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Teachers in new situations during the COVID-19 period : Impact on professional collaboration and quality of teaching

Teachers in new situations during the COVID-19 period : Impact on professional collaboration and quality of teaching


Title: Teachers in new situations during the COVID-19 period : Impact on professional collaboration and quality of teaching
Author: Gunnþórsdóttir, Hermína   orcid.org/0000-0001-5998-2983
Gísladóttir, Berglind   orcid.org/0000-0002-1787-3006
Sigurðardóttir, Ylfa G.
Date: 2021-12-17
Language: English
Scope: 19
School: School of Humanities
Series: Education in the North; 28(3)
DOI: https://doi.org/10.26203/4P4K-2F22
Subject: Kennarar; COVID-19; Samvinna; Teachers; COVID-19; Collaboration; Teaching; Quality
URI: https://hdl.handle.net/20.500.11815/3088

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Citation:

Gunnþórsdóttir , H , Gísladóttir , B & Sigurðardóttir , Y G 2021 , ' Teachers in new situations during the COVID-19 period : Impact on professional collaboration and quality of teaching ' , Education in the North , vol. 28 , no. 3 , pp. 25-43 . https://doi.org/10.26203/4P4K-2F22

Abstract:

 
In late February of 2020 the first COVID-19 cases were confirmed in Iceland. The Icelandic government declared a four-week assembly ban, which included various restrictions that forced teachers to change their teaching methods and organisation. The aim of this study was to gain insight into the experience of teachers during this time and how it affected teachers' professional collaboration and teaching quality. COVID-19 restrictions in schools forced school leaders and teachers to react quickly and organise and implement students’ education according to constantly changing rules as the pandemic evolved. Teachers in each school were suddenly given new positions as entrepreneurs but at the same time were expected to maintain educational standards. These changed circumstances imposed new challenges within the schools, for example which competence criteria should be highlighted above others, which teaching methods should be used, what teaching platform to use and how to assess students’ work. Semi-structured interviews were conducted with thirteen teachers from three compulsory schools in Iceland in April 2020 at the peak of the first wave of the pandemic. Focus was placed on changes that affected teachers' professional collaboration, teaching quality and students’ learning. Findings indicate that teachers focused on “core subjects” and ignored other subjects, academic requirements were lowered, and teachers had to teach subjects that were not part of their specialization. The findings also show that some teachers experienced powerlessness and fear.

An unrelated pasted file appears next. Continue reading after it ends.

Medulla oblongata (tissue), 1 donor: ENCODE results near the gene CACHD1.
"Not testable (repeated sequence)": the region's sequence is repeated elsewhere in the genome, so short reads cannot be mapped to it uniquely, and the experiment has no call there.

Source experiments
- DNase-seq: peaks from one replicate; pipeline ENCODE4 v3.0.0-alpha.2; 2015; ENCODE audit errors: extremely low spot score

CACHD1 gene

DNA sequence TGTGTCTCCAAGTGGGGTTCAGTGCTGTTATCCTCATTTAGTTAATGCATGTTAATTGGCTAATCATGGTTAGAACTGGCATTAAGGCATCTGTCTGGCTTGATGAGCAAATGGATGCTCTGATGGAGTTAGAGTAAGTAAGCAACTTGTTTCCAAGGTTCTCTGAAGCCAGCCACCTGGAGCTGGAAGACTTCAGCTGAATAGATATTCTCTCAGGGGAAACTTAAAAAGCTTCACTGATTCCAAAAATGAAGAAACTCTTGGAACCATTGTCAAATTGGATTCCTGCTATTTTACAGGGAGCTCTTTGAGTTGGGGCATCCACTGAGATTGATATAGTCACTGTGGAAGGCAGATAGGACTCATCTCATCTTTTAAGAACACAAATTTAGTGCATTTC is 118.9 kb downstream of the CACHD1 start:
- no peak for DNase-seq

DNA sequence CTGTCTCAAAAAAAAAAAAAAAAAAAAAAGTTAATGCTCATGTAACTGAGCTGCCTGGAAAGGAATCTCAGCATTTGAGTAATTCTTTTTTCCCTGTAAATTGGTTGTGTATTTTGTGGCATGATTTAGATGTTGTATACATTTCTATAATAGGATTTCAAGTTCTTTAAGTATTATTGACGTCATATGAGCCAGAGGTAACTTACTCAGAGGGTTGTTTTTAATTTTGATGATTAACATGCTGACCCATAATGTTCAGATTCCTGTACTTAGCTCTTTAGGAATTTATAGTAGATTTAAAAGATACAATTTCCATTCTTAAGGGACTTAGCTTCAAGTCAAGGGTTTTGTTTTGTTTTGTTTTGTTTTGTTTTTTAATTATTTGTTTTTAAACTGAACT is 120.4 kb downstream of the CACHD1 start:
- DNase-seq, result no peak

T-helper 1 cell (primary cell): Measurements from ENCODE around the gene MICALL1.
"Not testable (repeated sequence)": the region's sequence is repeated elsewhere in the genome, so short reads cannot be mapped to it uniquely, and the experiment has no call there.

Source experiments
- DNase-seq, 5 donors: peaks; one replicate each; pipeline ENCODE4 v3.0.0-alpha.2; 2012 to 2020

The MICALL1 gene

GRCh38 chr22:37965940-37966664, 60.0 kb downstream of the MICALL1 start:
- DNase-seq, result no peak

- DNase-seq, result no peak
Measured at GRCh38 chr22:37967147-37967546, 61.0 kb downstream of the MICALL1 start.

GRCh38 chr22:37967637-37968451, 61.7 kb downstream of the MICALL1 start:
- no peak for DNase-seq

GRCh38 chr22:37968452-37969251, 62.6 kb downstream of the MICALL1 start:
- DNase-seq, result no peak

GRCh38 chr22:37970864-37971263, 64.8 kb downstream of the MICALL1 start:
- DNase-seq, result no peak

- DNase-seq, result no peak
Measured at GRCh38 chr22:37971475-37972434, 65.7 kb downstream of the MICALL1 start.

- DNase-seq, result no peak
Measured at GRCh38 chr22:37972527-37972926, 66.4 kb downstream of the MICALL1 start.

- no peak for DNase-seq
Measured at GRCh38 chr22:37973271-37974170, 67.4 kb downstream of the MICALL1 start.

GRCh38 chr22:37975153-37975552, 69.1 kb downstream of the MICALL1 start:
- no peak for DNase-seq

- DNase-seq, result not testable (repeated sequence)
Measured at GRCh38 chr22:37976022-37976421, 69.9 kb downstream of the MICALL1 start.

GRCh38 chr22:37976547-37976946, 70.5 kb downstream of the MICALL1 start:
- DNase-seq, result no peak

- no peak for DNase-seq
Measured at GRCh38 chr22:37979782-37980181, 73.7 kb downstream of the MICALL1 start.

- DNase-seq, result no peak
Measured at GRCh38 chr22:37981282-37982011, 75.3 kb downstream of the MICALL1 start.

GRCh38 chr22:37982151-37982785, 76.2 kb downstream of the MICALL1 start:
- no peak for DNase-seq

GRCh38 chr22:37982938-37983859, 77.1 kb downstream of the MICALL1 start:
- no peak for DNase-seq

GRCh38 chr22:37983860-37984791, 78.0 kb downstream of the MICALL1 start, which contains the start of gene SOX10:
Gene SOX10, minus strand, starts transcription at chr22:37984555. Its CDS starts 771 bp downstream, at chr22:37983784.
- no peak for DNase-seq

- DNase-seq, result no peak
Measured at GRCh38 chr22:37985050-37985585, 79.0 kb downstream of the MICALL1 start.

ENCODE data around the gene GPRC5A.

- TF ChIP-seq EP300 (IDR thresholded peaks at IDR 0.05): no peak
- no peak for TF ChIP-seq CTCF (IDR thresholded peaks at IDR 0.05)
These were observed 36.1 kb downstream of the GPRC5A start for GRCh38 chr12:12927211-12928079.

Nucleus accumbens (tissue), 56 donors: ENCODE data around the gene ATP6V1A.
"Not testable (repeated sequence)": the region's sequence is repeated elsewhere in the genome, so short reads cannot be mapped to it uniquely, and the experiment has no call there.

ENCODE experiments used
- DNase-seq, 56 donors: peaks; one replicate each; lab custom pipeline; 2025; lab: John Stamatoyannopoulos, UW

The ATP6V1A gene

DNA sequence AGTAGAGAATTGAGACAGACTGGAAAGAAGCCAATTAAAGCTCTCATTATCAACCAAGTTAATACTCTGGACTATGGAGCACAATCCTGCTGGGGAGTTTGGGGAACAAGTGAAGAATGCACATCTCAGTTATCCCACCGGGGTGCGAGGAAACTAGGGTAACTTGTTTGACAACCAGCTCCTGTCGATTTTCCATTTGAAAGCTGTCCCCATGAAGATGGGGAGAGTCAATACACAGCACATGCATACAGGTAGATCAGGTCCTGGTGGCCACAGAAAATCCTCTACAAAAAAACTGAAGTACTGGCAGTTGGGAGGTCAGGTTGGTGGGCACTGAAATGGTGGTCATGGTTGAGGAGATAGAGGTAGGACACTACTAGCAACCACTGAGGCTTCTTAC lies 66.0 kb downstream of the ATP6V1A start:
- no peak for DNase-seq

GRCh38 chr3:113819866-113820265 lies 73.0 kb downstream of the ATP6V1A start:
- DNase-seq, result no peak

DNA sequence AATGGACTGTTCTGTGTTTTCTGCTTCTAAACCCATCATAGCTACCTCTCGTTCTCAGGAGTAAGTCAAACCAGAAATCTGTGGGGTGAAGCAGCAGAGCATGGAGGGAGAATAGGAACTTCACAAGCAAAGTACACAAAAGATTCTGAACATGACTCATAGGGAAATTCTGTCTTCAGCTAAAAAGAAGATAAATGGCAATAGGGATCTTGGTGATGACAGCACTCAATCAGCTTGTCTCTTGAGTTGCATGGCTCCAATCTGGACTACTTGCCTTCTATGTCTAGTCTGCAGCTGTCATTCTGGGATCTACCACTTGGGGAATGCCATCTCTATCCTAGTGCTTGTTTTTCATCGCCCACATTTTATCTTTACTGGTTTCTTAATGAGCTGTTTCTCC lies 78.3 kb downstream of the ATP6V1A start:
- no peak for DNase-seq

Abstract In late February of 2020 the first COVID-19 cases were confirmed in Iceland. The Icelandic government declared a four-week assembly ban, which included various restrictions that forced teachers to change their teaching methods and organisation. The aim of this study was to gain insight into the experience of teachers during this time and how it affected teachers' professional collaboration and teaching quality. COVID-19 restrictions in schools forced school leaders and teachers to react quickly and organise and implement students’ education according to constantly changing rules as the pandemic evolved. Teachers in each school were suddenly given new positions as entrepreneurs but at the same time were expected to maintain educational standards. These changed circumstances imposed new challenges within the schools, for example which competence criteria should be highlighted above others, which teaching methods should be used, what teaching platform to use and how to assess students’ work. Semi-structured interviews were conducted with thirteen teachers from three compulsory schools in Iceland in April 2020 at the peak of the first wave of the pandemic. Focus was placed on changes that affected teachers' professional collaboration, teaching quality and students’ learning. Findings indicate that teachers focused on “core subjects” and ignored other subjects, academic requirements were lowered, and teachers had to teach subjects that were not part of their specialization. The findings also show that some teachers experienced powerlessness and fear.
 

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